learn I wanted to drive from JFK to Fort Lauderdale, Florida. They offered
directions to Interstate 95 but confessed they did not know how soon I would
be able to get there.
By 4:45 pm, me and my rented Lincoln were headed west into the heart of
deepest, darkest Brooklyn, a place I would have avoided like the plague on
any other day of my life. Police had cordoned off access to the expressway
that led directly to the Verrazano-Narrows Bridge that led to Staten Island
across the river from Manhattan. Getting there meant taking Atlantic Avenue
until I reached water, a police officer said.
On this day, Brooklyn did not seem like a menacing place. The giant smoke
cloud overhead blowing over from the WTC set the mood for everyone. People
were deadly serious and reserved. And on their cell phones. Use 'em if you
got 'em. Mine still would not work.
Around 6 o'clock, I reached the end of Atlantic. Ahead was another freeway
that led to the bridge, and it was open. Also ahead was a ferry landing,
where people on stretchers were being carried off. Behind them was an
unforgettable, awful view of lower Manhattan across the water. No matter how
many times I looked, the skyline would not compute. The city had suffered an
amputation. A smoke cloud that massive never should be rolling out of the
world's mightiest city.
At least somebody was to have some good fortune on this day. A train came
along that would go to JFK, not long before the airport was sealed off.
Hertz had a car for me, one of the very last ones within a hundred miles. At
the New Jersey Turnpike portion of I-95, my path intersected at precisely
the farthest point north that one could go before the police barricade.
Very little traffic was on the southbound road. Going north, every minute or
so a police car, fire truck or other emergency vehicle whizzed by running
hot, racing to help. At one point I saw a convoy of more than 20 ambulances
all running like blazes. Otherwise, the traffic level was so low it was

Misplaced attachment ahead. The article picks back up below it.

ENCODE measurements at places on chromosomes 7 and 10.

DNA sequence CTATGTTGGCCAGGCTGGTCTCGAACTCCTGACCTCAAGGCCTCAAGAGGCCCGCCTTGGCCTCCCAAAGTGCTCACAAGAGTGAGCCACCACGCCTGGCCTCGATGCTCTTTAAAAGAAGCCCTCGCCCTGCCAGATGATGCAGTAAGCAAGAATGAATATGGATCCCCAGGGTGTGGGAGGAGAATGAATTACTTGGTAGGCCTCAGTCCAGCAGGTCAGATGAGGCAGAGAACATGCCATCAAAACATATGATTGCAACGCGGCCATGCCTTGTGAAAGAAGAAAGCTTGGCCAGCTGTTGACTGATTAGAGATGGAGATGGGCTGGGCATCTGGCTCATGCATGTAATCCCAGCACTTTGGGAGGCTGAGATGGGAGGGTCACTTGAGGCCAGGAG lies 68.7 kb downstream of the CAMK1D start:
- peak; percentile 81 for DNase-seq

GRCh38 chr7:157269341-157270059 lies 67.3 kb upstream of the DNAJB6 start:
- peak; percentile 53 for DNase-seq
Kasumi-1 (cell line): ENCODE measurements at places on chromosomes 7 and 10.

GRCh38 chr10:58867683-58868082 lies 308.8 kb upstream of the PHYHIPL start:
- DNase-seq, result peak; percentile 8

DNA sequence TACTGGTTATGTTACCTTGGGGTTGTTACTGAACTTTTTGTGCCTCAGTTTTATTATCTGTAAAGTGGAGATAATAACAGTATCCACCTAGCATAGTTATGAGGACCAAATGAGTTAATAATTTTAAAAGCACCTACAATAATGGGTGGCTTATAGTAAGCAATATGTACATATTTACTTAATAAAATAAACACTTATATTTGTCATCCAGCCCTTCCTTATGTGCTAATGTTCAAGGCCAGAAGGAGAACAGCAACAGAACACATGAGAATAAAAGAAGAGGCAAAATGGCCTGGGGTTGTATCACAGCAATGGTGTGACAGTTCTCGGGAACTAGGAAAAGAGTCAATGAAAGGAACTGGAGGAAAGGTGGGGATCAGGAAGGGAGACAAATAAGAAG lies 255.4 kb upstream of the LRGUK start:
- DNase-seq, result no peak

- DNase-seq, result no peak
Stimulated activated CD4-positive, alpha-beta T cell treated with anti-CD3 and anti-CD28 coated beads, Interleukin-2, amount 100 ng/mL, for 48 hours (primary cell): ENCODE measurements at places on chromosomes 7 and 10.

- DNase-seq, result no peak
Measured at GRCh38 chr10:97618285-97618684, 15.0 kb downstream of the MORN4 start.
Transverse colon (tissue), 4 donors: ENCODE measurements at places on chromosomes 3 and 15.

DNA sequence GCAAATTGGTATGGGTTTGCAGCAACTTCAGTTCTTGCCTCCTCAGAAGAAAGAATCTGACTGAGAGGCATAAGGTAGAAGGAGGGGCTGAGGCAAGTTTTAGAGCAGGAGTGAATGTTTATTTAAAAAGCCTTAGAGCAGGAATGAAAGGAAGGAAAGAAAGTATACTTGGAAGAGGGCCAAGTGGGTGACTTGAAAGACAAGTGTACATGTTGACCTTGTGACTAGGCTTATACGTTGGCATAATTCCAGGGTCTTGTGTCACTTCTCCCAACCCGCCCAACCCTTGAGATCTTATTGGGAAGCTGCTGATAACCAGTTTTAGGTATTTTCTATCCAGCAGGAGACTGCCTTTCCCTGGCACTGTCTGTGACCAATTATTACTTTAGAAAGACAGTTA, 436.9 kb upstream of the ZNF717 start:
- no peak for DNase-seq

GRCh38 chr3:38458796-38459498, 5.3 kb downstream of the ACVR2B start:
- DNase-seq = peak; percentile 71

When I had entered Delaware, I heard on the radio that some people were
buying cars to get out of the New York area. JFK was shut down. Nothing was
being allowed into Manhattan. The midtown Dunkin Donuts was reduced to
serving coffee. The hotels were overwhelmed.
My trek south made me one of the few people on earth who were in both
Manhattan and Washington DC that day. Outside the DC Beltway, on the
electronic signs normally used to tell people about traffic delays, the
message was "MAJOR INCIDENT IN WASHINGTON DC REGION. AVOID METRO AREA."
The roadblocks on the Beltway were lifted within minutes of my approach. I
took the easterly route, as far away from the Pentagon as possible.
Overhead, a solitary aircraft flew what I learned was air cover. In America.
I did not stop for the night, driving and absorbing every detail from the
radio news, until reaching a town in southern Virginia just a moment from
the North Carolina border. The next day, I had an experience in South
Carolina that showed me that I was not alone in my trek. At a truck stop in
Manning, a town about the size of Bentonville it seemed, an employee
directed me to a local Radio Shack for cell phone accessories. There is no
way a non-native could find this store without directions. It was a hole in
the wall buried in a strip mall adjacent to an old-style Wal-Mart.
I parked in front of the Wal-Mart, having a hard time finding this little
store. After a good stroll, I found the Radio Shack at the opposite end. I
was no more than in the door when the kind fellow behind the counter said
"You're driving from New York and you need a cell phone charger." Before I
could ask how he knew, he added, "I've been hearing it all day long."
At rest stops, truck stops and restaurants in New Jersey, Maryland,
Virginia, the Carolinas, Georgia and Florida, I encountered other pilgrims.
One couple was trying to get their son from Atlanta to Tampa, that's all.
All of his bags were still in the belly of an airliner. No one would get
them out. Atlanta had more stranded passengers than any other North American
airport. Other people had been stuck in Raleigh, or Richmond, or
Philadelphia. Many others were not trying to leave New York but to get
there, to see what had happened to the people they loved.
I arrived home in Boca Raton at 1:30 am on Thursday, and Teresa met me in
the driveway for the best embrace of my life, nearly 1,300 miles from point
to point. Heaven knows how everything fell right for me to get home, but
Teresa was just glad that her husband came home when so many others never
--Randle Reece (Biggus Piggus)